Many plan sponsors are anxious to offer this feature in 2010 to take advantage of a special conversion rule that is also afforded to Roth IRA conversions. If pre-tax accounts are converted in 2010, the participant will be able to spread the taxation on the conversion over their 2011 and 2012 tax years. Alternatively, they could elect to pay the tax in full in 2010. This deferral of taxation may be appealing to some individuals, but others may opt instead to pay their tax due on the conversion in 2010 due to the possibility that their tax brackets, which are currently capped at 35%, may spike to 39.6% beginning in 2011. In addition, this is the first year in which many individuals who were previously ineligible to convert can do so. The Tax Increase Prevention and Reconciliation Act of 2005 ("TIPRA") removed the adjusted gross income limitation ($100,000) effective for 2010 so those tax payers who had adjusted gross income above this threshold could finally convert if they chose to do so.

All retirement plan vendors are aware of this new legislation and appear to be acting fast to be able to provide this feature on their platforms before year end. Whether or not they will successful in doing so before year end is yet to be determined. Some of the questions that will need to be addressed before they can implement are:

• Will conversion amounts require separate tracking or will they be included in the employee's Roth deferral account or Roth Rollover account?
• What 1099R code will be used for tax reporting purposes for amounts that are converted?
• Even though only eligible rollover distributions can be converted, will mandatory tax withholding be required on the conversion (presumably no, but stranger things have happened)?
• Will any withholding the participant voluntary elects on the conversion be subject to the 10% early distribution penalty?

So What can Plan Sponsors do?

Hopefully the retirement community will get the answers they need before year end. If they do, Plan sponsors will need to make sure their plan documents allow for conversions. Some of the Plan provisions that will need to be addressed are:

• Adding Roth contribution arrangement to Plan if currently not available (simply allowing Roth conversions without allowing Roth contributions is not permitted)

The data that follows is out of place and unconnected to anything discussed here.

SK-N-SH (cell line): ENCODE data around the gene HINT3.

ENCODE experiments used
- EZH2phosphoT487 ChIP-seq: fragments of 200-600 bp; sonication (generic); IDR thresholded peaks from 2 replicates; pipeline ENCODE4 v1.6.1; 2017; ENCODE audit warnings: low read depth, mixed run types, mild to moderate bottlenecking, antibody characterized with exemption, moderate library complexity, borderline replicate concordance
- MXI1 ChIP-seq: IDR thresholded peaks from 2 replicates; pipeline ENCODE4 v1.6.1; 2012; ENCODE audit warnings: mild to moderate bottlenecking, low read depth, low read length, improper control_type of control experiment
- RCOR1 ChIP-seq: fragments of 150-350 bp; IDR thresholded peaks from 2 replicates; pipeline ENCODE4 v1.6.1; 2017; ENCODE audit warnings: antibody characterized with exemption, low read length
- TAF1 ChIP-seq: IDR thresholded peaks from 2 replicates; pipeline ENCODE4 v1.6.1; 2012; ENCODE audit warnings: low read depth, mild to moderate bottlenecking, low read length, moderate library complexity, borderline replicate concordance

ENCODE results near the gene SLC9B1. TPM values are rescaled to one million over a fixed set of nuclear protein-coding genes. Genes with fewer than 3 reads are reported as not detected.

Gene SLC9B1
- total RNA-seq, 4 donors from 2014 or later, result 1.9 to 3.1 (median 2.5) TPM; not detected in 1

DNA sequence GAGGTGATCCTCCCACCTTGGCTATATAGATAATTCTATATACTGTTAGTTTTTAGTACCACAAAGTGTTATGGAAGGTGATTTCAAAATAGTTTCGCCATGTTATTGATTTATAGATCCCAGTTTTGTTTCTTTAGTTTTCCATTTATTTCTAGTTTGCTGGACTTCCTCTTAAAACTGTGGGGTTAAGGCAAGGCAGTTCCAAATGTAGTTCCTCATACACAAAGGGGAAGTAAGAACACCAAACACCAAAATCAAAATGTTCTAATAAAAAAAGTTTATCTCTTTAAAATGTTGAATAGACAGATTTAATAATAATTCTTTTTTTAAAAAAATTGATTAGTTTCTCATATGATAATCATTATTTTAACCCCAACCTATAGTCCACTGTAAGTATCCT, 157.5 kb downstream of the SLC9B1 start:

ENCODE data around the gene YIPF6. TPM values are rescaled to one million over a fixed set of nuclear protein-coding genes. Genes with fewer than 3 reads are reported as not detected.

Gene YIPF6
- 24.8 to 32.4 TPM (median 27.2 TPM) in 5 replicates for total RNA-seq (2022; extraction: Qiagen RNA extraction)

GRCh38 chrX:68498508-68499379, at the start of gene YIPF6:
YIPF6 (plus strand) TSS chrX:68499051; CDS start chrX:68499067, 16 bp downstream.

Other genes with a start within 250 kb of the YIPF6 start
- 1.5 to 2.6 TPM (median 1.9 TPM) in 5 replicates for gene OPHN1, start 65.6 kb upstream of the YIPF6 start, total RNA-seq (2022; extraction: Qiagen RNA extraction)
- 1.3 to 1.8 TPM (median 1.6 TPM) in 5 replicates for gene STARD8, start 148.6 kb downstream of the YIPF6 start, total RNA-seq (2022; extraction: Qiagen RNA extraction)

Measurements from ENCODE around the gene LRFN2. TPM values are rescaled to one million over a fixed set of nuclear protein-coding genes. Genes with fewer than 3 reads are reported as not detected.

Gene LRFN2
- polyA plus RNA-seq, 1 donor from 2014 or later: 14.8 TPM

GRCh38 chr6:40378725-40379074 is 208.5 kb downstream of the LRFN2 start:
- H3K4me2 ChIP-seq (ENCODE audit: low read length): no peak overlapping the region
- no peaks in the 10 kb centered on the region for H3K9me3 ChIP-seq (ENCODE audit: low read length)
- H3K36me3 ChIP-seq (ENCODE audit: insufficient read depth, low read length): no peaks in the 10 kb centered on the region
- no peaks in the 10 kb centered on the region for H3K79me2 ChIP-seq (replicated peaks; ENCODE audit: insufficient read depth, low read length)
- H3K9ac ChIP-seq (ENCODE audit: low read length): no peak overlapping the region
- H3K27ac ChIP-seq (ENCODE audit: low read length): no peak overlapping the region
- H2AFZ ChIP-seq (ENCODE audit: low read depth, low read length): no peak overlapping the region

• Permitting in service distributions
• Removing distribution restrictions on non-elective type contributions (match, profit sharing), rollover contributions, any voluntary after-tax contributions
• Modifying distribution language if conversions are desirable but the employer does not wish to allow out-of-Plan distributions (amending plan to only allow Roth conversions)

Converting pre-tax accounts to after-tax Roth accounts will most definitely be advantageous to some retirement plan participants. Whether or not converting is right for any one individual though is something that should be researched very wisely as there most certainly could be extreme tax liabilities associated with the conversion.

The information being provided is for general education purposes and with the understanding that it not intended to be used or interpreted as specific legal, tax or investment advice. The scenarios do not address or account for individual investor circumstances. Investment decisions should always be made based on your specific financial needs and objectives, goals, time horizon and risk tolerance. Summit Financial Corporation and its representatives do not provide tax or legal advice to individuals. Consult your tax advisor or attorney regarding specific tax issues.

The materials created through August 2011 are when the professionals of Summit Financial were with Ogilvie Security Advisors Corp. The professionals of Summit Financial have not been with Ogilvie Security Advisors Corp. since August 31, 2011 and have no further affiliation with that organization.